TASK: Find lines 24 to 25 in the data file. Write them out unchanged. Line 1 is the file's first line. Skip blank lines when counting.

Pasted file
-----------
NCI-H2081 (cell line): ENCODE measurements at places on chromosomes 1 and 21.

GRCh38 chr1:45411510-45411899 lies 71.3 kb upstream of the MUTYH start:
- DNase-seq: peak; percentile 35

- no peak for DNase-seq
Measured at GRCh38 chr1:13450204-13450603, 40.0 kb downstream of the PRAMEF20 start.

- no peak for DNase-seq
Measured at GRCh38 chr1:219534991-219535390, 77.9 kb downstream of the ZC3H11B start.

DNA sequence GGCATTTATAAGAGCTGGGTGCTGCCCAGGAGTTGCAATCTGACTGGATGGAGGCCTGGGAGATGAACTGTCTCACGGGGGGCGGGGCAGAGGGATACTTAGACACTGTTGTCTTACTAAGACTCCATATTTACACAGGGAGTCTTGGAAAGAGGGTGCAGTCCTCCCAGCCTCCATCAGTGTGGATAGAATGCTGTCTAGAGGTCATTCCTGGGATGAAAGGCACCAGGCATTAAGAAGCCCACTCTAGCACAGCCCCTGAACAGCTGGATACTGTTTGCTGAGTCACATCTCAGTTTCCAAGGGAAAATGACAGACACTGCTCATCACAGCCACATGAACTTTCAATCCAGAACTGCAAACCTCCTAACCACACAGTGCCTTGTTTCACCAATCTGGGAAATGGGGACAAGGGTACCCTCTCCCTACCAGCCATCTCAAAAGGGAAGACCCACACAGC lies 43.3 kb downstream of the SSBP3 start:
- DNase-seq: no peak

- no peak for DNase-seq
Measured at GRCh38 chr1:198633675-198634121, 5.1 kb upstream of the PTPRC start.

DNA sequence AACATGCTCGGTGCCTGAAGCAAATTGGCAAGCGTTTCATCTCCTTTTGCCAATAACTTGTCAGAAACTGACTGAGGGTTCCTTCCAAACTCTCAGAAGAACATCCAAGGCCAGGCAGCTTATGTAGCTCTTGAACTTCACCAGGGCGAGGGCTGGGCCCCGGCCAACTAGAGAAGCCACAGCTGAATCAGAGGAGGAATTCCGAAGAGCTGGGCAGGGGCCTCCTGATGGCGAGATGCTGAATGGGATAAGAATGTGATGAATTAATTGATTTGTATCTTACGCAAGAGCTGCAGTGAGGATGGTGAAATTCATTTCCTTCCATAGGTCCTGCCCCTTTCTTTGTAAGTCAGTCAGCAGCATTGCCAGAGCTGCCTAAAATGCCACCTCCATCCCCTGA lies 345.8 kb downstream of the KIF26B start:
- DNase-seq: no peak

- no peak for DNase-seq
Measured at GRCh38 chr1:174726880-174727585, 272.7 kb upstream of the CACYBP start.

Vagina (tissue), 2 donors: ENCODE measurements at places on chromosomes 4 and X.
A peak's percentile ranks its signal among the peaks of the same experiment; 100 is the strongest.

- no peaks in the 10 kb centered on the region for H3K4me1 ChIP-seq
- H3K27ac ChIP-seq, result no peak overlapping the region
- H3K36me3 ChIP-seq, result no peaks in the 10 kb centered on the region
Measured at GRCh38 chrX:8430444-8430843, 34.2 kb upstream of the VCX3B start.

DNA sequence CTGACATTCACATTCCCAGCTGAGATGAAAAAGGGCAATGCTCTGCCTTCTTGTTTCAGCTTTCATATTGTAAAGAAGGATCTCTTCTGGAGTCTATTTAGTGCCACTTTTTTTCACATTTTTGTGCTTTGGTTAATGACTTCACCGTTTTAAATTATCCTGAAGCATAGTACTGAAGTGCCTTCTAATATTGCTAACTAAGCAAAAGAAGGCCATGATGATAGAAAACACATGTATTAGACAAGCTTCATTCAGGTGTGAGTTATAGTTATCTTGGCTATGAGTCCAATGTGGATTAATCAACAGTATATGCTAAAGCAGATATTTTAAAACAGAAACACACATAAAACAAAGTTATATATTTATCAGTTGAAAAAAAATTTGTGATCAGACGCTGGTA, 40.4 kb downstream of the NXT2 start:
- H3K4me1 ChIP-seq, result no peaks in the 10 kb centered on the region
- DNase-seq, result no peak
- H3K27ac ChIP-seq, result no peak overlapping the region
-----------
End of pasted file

- DNase-seq, result no peak
- H3K27ac ChIP-seq, result no peak overlapping the region